Cytomegalovirus-specific T cells persist at very high levels during long-term antiretroviral treatment of HIV disease.

Department of Medicine, University of California San Francisco, San Francisco, California, United States of America.
PLoS ONE (Impact Factor: 3.53). 01/2010; 5(1):e8886. DOI: 10.1371/journal.pone.0008886
Source: PubMed

ABSTRACT In healthy, HIV seronegative, CMV seropositive adults, a large proportion of T cells are CMV-specific. High-level CMV-specific T cell responses are associated with accelerated immunologic aging ("immunosenesence") in the elderly population. The impact of untreated and treated HIV infection on the frequency of these cells remains undefined.
We measured the proportion of CD4+ and CD8+ T cells responding to CMV pp65 and IE proteins was measured using flow cytometry in 685 unique HIV seronegative and seropositive individuals. The proportion of CMV-specific CD8+ T cells was consistently higher in the HIV-seropositive subjects compared to the HIV-seronegative subjects. This HIV effect was observed even in patients who lacked measurable immunodeficiency. Among the HIV-seropositive subjects, CMV-specific CD8+ T cell responses were proportionately lower during recent infection, higher during chronic untreated infection and higher still during long-term antiretroviral treated infection. The CD8+ T cell response to just two CMV proteins (pp65 and IE) was approximately 6% during long-term therapy, which was over twice that seen in HIV-seronegative persons. CMV-specific CD4+ T cell responses followed the same trends, but the magnitude of the effect was smaller.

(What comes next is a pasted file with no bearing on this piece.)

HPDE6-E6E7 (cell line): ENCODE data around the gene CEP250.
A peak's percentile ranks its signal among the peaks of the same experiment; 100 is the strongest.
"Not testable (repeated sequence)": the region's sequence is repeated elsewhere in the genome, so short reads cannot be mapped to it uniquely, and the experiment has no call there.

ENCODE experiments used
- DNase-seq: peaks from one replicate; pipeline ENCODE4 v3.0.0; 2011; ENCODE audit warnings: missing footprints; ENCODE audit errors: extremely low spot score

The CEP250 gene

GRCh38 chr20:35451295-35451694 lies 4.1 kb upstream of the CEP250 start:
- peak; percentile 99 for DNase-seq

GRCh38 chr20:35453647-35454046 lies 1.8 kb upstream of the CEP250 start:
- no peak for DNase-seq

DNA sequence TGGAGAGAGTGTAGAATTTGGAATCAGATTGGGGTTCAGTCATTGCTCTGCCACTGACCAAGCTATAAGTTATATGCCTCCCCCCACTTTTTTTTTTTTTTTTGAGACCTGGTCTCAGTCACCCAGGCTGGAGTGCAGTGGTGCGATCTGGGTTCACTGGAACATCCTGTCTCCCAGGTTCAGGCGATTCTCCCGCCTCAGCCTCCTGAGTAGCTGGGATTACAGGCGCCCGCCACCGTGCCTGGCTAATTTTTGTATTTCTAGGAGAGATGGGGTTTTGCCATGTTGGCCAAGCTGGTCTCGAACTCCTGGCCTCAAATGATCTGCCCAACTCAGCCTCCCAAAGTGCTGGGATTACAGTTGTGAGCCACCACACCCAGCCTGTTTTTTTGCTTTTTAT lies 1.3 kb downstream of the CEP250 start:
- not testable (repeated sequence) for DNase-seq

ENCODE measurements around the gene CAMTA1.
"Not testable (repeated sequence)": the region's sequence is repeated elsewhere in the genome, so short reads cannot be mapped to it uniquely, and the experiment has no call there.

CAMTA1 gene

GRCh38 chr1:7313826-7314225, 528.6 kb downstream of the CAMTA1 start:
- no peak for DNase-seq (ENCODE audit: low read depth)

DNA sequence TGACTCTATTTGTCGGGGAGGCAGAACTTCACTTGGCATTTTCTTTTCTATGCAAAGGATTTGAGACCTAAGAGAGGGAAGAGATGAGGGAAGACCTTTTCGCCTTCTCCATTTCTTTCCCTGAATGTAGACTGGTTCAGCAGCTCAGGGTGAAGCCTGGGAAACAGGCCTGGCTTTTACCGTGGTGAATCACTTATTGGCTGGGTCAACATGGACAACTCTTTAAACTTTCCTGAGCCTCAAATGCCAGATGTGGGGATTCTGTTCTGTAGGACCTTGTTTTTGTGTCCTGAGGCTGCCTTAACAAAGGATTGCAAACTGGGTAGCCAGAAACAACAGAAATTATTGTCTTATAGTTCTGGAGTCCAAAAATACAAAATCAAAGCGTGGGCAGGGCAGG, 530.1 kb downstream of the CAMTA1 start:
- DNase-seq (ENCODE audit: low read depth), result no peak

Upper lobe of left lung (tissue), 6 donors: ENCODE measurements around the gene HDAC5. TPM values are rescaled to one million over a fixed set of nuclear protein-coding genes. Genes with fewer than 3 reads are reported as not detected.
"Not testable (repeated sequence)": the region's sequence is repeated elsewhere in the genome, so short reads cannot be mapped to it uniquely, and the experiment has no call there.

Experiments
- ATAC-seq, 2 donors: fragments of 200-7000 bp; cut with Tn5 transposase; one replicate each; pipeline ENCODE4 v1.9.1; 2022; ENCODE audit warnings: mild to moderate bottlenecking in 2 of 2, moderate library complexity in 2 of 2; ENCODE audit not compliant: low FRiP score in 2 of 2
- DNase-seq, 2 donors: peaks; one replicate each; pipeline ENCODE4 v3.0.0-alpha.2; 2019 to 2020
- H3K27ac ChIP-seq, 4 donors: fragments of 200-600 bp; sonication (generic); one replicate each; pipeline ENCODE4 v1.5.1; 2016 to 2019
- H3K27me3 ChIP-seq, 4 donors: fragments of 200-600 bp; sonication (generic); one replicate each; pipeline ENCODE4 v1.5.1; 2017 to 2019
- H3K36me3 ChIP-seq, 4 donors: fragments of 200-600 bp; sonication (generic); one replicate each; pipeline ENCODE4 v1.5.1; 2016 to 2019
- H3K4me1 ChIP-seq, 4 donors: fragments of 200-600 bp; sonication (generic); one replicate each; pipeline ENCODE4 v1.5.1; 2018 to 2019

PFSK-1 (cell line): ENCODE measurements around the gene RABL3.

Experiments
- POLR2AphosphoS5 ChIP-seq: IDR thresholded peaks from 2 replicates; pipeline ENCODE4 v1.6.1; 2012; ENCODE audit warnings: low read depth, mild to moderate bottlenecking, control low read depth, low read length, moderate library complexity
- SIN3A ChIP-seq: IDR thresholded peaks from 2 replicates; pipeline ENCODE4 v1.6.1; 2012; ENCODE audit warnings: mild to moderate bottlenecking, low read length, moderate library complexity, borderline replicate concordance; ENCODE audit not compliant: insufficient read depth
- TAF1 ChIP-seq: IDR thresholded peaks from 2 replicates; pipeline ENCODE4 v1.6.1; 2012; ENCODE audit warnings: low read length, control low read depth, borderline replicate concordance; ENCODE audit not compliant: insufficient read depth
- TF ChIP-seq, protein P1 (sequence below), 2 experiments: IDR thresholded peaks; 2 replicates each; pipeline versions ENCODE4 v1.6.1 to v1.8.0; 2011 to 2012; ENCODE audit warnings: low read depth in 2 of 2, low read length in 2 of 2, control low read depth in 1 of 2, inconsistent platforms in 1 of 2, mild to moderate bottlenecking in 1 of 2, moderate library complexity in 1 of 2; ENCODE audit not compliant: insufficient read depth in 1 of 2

Long-term successfully treated HIV infected patients have remarkably high levels of CMV-specific effector cells. These levels are similar to that observed in the elderly, but occur at much younger ages. Future studies should focus on defining the potential role of the CMV-specific inflammatory response in non-AIDS morbidity and mortality, including immunosenescence.

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